Imagine your average Joe Schmoe. Joe is driving to work, and he realizes that he wants some donuts. He doesn’t want the drugstore kind, though; he wants to get donuts without getting out of his car.
Until recently, Joe would have to rack his brain to remember the nearest drive-through donut place. Chances are that he doesn’t have any donut coupons with him, and he may not even remember how to get to the place he’s thinking of. In today’s technology-centered culture, however, Joe’s donut finding experience is a lot simpler. He just pulls out his smart phone and searches for “Donuts.” Within seconds, his phone pulls up three options, all within five miles of his location. The first option has four stars, it’s a drive-through, and it offers a 25% off coupon offer for an order of jelly donuts.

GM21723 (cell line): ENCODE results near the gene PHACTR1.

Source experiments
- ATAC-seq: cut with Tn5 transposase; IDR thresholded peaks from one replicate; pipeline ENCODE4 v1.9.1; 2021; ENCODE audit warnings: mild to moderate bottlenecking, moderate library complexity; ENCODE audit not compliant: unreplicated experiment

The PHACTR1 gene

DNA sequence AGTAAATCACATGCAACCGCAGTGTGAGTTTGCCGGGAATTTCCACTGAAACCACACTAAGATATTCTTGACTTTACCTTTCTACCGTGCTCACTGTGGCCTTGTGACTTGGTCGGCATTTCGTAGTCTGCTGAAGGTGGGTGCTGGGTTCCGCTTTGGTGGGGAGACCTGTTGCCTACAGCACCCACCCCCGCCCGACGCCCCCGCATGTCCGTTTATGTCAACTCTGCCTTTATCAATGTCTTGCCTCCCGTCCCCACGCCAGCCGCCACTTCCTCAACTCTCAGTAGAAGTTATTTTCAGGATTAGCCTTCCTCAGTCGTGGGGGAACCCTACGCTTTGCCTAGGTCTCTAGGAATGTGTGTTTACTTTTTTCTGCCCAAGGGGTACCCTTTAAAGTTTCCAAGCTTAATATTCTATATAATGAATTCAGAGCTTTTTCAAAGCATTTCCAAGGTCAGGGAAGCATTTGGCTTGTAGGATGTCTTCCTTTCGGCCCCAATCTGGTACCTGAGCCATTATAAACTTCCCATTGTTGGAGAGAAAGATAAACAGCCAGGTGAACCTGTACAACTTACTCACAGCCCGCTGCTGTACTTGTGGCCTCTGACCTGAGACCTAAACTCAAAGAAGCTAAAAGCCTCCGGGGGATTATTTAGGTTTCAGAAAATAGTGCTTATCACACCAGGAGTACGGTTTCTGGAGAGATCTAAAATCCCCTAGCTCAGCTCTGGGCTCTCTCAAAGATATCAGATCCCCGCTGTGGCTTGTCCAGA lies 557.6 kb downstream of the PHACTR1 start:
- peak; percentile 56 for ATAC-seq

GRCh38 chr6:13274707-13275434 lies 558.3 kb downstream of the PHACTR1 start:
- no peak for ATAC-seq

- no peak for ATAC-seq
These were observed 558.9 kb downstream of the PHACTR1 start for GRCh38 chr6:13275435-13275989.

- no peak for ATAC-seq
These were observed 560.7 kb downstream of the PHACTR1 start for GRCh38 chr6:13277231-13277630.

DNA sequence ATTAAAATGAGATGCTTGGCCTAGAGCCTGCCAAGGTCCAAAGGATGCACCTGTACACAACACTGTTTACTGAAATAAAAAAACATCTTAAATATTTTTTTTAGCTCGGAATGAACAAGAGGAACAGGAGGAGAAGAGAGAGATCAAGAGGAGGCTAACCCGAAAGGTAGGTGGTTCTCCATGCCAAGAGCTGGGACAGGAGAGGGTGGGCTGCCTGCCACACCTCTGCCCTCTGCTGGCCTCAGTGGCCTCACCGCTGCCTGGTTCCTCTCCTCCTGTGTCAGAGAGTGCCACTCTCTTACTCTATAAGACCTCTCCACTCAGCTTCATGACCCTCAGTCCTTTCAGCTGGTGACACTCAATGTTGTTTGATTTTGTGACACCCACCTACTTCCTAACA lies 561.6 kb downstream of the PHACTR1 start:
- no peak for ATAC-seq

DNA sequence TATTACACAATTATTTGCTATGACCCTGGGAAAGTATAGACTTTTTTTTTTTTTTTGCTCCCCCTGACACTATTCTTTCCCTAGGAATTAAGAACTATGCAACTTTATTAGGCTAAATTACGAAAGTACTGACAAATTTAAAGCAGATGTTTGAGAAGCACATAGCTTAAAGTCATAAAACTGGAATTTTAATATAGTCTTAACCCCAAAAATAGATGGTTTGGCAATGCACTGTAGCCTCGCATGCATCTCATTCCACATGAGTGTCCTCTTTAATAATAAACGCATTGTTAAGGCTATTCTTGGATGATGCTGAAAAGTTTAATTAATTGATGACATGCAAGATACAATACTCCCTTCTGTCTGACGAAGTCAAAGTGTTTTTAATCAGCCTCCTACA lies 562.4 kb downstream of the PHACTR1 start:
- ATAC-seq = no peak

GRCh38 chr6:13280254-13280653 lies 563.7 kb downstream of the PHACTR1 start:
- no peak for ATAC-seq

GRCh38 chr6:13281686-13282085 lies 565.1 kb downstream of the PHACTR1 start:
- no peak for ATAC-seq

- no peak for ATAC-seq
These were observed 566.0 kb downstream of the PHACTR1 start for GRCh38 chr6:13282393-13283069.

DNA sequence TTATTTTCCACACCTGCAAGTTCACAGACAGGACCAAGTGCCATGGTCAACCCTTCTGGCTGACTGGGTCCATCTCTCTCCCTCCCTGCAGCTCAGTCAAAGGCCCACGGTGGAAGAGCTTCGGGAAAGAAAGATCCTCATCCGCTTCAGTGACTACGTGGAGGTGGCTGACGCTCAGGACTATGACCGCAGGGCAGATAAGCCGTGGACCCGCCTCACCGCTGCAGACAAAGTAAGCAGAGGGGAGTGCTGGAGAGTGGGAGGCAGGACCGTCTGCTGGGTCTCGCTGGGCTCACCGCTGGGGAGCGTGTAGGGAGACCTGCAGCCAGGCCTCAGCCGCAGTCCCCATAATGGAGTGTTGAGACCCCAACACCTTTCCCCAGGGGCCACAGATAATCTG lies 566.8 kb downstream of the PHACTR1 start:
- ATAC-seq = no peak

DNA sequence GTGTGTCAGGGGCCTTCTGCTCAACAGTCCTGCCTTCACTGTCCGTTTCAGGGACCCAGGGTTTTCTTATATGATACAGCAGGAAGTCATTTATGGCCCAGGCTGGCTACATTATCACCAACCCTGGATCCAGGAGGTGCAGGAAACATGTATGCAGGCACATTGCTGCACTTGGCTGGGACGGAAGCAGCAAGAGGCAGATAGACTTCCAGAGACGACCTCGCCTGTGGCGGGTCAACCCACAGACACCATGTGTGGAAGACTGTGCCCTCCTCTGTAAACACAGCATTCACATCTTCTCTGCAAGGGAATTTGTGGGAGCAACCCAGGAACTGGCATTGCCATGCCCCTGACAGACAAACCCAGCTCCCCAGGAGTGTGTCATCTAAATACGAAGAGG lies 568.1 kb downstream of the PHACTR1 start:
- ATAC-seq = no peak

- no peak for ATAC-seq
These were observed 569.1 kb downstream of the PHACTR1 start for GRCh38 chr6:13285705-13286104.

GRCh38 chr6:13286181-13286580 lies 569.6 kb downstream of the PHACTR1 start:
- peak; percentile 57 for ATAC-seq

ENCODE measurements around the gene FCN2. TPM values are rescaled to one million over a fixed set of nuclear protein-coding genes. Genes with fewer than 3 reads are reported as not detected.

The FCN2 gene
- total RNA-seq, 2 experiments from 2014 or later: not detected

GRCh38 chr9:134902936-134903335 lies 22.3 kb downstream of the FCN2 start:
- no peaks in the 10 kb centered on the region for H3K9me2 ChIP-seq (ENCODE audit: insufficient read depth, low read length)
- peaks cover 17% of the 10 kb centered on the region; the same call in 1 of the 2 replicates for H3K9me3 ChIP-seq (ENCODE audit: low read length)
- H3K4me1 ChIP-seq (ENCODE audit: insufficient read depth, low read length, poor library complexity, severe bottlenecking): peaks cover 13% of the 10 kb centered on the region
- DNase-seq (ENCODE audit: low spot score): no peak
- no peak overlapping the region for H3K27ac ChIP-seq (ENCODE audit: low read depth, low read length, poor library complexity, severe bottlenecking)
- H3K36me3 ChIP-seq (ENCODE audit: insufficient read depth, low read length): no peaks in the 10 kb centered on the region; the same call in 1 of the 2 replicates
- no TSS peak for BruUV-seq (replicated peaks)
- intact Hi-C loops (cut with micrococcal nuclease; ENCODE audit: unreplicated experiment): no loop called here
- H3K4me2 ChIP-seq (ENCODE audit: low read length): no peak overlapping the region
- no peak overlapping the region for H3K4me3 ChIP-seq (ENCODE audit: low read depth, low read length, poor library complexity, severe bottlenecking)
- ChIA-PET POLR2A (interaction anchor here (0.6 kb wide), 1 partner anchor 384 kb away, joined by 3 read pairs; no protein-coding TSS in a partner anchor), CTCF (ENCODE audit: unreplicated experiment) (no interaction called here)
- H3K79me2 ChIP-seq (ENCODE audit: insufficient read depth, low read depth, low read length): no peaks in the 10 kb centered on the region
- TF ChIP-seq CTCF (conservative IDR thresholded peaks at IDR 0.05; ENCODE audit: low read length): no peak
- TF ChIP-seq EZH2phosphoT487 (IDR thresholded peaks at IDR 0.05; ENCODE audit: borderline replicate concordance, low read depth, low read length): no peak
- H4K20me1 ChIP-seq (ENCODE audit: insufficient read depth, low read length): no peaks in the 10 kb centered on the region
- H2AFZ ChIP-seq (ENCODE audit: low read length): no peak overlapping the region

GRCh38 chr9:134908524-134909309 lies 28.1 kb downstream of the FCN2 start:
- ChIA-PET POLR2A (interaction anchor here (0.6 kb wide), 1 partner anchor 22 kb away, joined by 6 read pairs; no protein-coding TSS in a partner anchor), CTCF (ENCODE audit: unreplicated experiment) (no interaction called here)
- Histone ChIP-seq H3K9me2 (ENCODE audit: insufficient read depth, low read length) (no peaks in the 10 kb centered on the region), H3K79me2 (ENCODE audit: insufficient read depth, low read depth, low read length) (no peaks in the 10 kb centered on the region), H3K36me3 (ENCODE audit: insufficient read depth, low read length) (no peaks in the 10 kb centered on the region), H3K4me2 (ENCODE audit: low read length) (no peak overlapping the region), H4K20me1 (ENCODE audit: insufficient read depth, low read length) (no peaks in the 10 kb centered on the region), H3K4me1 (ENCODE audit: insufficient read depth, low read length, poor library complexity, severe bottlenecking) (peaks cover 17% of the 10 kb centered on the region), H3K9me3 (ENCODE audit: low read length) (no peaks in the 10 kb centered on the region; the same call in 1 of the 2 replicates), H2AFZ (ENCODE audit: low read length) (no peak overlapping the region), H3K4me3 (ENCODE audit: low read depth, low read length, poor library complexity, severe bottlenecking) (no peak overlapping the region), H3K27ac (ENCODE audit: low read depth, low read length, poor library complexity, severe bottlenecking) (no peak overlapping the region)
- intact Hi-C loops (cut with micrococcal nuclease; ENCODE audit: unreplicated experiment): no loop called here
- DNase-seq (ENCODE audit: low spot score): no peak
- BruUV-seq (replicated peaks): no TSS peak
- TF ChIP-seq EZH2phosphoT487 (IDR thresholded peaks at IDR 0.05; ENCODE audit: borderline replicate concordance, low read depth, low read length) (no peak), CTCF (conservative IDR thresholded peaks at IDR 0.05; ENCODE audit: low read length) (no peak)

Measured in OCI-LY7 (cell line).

Joe clicks on that result, and he’s able to see the company’s list of donuts. He taps their phone number to call them, and he places an order with an employee so that it’s ready by the time he gets there. When he hangs up, his GPS-enabled phone guides him to the store, and he’s able to get his donuts without being late for work.
This all happens in less than 10 minutes. Joe doesn’t have to remember where he’s seen donut ads, where donuts stores are, or how to get to the few donut stores he remembers. He doesn’t bother asking friends, and he doesn’t need to worry about remembering recommendations. He lets his phone do the work, right up to telling him where to turn. Considering how simple this process is, it’s no surprise that mobile local searches are taking over in the search world. Mobile search is fast. It’s easy. And anyone with a smart phone can do it.